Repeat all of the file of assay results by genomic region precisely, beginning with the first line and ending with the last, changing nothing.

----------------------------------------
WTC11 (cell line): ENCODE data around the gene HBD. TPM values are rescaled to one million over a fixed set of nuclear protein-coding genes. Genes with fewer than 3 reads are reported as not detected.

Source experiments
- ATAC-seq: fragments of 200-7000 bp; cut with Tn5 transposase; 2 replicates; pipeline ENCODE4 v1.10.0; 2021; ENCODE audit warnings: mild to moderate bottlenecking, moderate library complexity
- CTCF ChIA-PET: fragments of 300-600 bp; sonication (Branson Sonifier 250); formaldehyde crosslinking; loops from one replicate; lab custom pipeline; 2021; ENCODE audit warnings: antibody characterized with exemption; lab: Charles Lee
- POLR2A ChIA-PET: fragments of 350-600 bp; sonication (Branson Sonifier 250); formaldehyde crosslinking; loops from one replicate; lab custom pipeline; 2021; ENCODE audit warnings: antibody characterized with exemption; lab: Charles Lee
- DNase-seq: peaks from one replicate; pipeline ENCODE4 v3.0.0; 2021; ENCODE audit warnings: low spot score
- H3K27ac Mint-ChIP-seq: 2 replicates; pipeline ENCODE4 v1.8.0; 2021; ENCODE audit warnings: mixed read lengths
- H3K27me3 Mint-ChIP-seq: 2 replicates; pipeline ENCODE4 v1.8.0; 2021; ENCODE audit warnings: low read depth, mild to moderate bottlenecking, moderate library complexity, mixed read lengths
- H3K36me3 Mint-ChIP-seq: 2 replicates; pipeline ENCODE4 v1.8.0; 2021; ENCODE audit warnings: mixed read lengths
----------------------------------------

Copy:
WTC11 (cell line): ENCODE data around the gene HBD. TPM values are rescaled to one million over a fixed set of nuclear protein-coding genes. Genes with fewer than 3 reads are reported as not detected.

Source experiments
- ATAC-seq: fragments of 200-7000 bp; cut with Tn5 transposase; 2 replicates; pipeline ENCODE4 v1.10.0; 2021; ENCODE audit warnings: mild to moderate bottlenecking, moderate library complexity
- CTCF ChIA-PET: fragments of 300-600 bp; sonication (Branson Sonifier 250); formaldehyde crosslinking; loops from one replicate; lab custom pipeline; 2021; ENCODE audit warnings: antibody characterized with exemption; lab: Charles Lee
- POLR2A ChIA-PET: fragments of 350-600 bp; sonication (Branson Sonifier 250); formaldehyde crosslinking; loops from one replicate; lab custom pipeline; 2021; ENCODE audit warnings: antibody characterized with exemption; lab: Charles Lee
- DNase-seq: peaks from one replicate; pipeline ENCODE4 v3.0.0; 2021; ENCODE audit warnings: low spot score
- H3K27ac Mint-ChIP-seq: 2 replicates; pipeline ENCODE4 v1.8.0; 2021; ENCODE audit warnings: mixed read lengths
- H3K27me3 Mint-ChIP-seq: 2 replicates; pipeline ENCODE4 v1.8.0; 2021; ENCODE audit warnings: low read depth, mild to moderate bottlenecking, moderate library complexity, mixed read lengths
- H3K36me3 Mint-ChIP-seq: 2 replicates; pipeline ENCODE4 v1.8.0; 2021; ENCODE audit warnings: mixed read lengths